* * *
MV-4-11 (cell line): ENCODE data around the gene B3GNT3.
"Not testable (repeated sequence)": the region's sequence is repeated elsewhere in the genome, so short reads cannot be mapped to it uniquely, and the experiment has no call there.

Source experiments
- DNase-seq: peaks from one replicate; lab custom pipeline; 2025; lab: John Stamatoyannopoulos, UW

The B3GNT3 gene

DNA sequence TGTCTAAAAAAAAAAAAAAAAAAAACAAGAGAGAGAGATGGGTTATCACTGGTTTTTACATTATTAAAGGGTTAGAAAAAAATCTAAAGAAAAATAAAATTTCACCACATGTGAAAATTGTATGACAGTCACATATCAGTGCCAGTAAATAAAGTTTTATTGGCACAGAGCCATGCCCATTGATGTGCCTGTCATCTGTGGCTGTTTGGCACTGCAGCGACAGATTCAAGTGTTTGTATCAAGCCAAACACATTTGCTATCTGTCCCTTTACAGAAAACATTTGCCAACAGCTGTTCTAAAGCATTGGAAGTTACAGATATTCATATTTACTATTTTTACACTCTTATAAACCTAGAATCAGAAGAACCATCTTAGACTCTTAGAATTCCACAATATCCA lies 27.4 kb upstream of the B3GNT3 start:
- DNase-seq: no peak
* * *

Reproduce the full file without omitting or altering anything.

MV-4-11 (cell line): ENCODE data around the gene B3GNT3.
"Not testable (repeated sequence)": the region's sequence is repeated elsewhere in the genome, so short reads cannot be mapped to it uniquely, and the experiment has no call there.

Source experiments
- DNase-seq: peaks from one replicate; lab custom pipeline; 2025; lab: John Stamatoyannopoulos, UW

The B3GNT3 gene

DNA sequence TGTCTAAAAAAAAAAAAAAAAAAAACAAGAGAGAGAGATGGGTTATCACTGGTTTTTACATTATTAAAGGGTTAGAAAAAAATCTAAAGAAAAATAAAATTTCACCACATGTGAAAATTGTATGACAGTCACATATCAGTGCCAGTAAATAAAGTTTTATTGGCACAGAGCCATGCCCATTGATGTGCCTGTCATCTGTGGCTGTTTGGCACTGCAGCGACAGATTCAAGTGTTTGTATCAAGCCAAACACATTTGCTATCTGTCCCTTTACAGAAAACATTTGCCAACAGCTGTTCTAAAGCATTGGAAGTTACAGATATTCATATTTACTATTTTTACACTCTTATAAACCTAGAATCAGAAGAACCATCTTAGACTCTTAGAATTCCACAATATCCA lies 27.4 kb upstream of the B3GNT3 start:
- DNase-seq: no peak